Economic models are getting more and more sophisticated — and totally useless

18 January, 2017 at 18:27 | Posted in Economics | Comments Off on Economic models are getting more and more sophisticated — and totally useless


Those of us in the economics community who are impolite enough to dare question the preferred methods and models applied in mainstream economics, are as a rule met with disapproval. But although people seem to get very agitated and upset by the critique — just read the commentaries on this blog if you don’t believe me — defenders of “received theory” always say that the critique is “nothing new”, that they have always been “well aware” of the problems, and so on, and so on.

So, for the benefit of all mindless practitioners of mainstream economic modeling — who defend mainstream economics with arguments like “the speed with which macro has put finance at the center of its theories of the business cycle has been nothing less than stunning,” and re the patently ridiculous representative-agent modeling, maintain that there “have been efforts to put heterogeneity into big DSGE-type models” but that these models “didn’t get quite as far, because this kind of thing is very technically difficult to model,” and as for rational expectations admit that “so far, macroeconomists are still very timid about abandoning this pillar of the Lucas/Prescott Revolution,” but that “there’s no clear alternative” — and who don’t want to be disturbed in their doings, eminent mathematical statistician David Freedman has put together a very practical list of vacuous responses to criticism that can be freely used to save your peace of mind:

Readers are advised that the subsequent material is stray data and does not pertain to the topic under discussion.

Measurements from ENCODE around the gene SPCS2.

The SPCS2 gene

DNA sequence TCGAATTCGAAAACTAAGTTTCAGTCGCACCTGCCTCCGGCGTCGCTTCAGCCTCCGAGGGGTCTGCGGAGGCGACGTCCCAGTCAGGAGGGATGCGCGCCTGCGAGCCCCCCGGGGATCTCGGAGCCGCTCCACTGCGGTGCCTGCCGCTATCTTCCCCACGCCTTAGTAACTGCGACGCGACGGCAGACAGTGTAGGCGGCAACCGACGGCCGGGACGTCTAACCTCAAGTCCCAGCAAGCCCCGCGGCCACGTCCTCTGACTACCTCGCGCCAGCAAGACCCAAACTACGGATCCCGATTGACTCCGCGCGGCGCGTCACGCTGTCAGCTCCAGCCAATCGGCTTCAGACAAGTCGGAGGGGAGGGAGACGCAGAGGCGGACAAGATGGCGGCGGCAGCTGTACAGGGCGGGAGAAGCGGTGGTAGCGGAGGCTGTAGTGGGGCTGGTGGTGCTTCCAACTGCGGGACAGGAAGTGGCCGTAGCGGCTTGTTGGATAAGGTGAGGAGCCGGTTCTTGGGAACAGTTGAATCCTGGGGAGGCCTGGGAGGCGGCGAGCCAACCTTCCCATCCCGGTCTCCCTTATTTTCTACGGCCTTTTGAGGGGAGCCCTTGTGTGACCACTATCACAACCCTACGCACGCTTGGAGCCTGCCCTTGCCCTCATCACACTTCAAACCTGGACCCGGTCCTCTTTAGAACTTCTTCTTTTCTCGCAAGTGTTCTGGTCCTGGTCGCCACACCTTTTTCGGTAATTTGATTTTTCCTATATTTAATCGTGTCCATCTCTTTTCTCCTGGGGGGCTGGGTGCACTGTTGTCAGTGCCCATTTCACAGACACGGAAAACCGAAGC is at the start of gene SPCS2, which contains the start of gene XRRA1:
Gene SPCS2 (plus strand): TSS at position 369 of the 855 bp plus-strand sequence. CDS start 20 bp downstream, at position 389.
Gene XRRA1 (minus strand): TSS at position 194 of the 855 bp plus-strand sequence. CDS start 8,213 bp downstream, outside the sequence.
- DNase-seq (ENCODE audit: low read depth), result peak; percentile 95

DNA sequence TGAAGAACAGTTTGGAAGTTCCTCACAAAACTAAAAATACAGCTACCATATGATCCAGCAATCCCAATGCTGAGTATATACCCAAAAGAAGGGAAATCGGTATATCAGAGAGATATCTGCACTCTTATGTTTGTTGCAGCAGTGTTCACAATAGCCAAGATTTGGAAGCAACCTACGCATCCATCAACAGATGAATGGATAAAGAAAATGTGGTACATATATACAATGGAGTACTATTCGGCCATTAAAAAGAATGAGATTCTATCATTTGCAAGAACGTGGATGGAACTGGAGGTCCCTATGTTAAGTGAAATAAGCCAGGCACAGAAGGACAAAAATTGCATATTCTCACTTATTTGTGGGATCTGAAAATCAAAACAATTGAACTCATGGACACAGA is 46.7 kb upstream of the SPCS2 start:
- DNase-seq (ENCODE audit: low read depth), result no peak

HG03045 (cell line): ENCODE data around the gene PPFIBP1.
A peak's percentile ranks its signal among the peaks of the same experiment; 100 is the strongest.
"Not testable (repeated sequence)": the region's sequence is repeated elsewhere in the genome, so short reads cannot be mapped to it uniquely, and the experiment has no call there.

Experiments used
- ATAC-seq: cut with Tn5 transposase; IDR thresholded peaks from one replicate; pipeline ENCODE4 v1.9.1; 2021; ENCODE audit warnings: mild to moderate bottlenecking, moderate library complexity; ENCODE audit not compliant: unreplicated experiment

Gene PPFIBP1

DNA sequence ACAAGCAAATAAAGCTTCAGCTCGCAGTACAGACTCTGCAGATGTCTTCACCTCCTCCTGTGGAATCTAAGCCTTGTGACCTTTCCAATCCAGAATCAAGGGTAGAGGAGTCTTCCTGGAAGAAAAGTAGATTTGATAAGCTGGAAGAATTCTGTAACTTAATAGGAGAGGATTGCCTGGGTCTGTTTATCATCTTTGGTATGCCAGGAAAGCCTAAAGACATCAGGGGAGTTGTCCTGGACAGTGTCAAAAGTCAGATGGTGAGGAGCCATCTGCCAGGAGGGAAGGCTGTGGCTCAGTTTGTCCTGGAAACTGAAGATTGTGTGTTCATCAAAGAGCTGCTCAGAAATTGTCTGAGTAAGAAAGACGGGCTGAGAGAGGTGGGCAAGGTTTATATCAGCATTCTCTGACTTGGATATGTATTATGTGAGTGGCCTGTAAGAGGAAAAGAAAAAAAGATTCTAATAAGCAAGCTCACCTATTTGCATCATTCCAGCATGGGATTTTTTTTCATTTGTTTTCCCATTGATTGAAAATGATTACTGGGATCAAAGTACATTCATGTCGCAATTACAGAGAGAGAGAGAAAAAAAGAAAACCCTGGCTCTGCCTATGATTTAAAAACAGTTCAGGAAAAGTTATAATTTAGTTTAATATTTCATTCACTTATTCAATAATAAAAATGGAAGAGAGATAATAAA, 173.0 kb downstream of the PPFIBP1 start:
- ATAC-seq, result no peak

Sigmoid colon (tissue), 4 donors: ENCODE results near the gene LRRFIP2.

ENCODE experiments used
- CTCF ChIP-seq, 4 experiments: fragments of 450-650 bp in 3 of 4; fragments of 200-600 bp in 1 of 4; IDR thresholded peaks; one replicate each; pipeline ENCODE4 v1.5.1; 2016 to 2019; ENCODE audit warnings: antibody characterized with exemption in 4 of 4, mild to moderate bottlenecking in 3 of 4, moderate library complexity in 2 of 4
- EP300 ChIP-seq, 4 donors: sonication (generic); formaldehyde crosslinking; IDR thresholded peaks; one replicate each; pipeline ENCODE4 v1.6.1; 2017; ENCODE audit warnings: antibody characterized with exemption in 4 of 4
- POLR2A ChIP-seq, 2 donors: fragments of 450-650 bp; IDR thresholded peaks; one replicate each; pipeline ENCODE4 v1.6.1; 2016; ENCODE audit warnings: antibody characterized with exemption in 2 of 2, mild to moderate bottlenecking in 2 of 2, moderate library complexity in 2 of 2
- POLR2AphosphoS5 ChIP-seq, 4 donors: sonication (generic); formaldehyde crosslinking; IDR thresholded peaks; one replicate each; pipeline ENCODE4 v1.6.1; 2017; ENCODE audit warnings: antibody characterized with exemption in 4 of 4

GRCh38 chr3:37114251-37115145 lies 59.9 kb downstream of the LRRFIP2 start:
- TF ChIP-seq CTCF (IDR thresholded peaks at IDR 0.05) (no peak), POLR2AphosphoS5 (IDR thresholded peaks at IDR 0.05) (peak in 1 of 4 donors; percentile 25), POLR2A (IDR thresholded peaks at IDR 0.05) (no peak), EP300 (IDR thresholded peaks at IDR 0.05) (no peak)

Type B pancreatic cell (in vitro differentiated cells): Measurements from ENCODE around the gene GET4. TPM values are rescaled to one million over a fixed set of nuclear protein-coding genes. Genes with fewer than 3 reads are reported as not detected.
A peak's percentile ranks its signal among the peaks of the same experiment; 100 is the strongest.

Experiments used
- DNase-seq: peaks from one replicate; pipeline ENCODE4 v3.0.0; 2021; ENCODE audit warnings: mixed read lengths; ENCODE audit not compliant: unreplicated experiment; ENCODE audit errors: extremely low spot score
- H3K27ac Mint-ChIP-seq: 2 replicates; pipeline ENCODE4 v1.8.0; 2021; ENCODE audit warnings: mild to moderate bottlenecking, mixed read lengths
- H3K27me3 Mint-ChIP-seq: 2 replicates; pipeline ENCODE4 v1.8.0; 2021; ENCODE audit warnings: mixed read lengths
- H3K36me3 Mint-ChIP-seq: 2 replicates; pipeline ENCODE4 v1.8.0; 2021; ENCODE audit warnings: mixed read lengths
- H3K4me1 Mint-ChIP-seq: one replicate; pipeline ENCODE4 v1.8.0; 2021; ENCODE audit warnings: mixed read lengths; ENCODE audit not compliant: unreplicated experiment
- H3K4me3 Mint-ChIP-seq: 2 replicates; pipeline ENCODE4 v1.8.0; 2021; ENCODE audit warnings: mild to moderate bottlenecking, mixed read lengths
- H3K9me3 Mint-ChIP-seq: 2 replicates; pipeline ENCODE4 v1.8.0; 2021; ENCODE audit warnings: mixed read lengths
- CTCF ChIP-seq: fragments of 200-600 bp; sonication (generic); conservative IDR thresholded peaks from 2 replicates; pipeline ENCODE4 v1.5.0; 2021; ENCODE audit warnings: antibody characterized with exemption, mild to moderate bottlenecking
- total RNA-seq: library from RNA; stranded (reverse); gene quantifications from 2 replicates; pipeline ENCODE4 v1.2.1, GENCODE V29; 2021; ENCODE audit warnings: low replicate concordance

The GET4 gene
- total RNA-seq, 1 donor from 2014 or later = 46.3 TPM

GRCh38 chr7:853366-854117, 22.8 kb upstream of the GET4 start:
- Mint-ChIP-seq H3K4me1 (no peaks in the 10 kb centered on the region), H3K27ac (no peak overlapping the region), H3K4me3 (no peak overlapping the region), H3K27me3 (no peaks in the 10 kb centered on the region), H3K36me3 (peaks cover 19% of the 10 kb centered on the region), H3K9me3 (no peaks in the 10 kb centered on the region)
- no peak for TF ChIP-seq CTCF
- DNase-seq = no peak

We know all that. Nothing is perfect … The assumptions are reasonable. The assumptions don’t matter. The assumptios are conservative. You can’t prove the assumptions are wrong. The biases will cancel. We can model the biases. We’re only doing what evereybody else does. Now we use more sophisticated techniques. If we don’t do it, someone else will. What would you do? The decision-maker has to be better off with us than without us … The models aren’t totally useless. You have to do the best you can with the data. You have to make assumptions in order to make progress. You have to give the models the benefit of the doubt. Where’s the harm?


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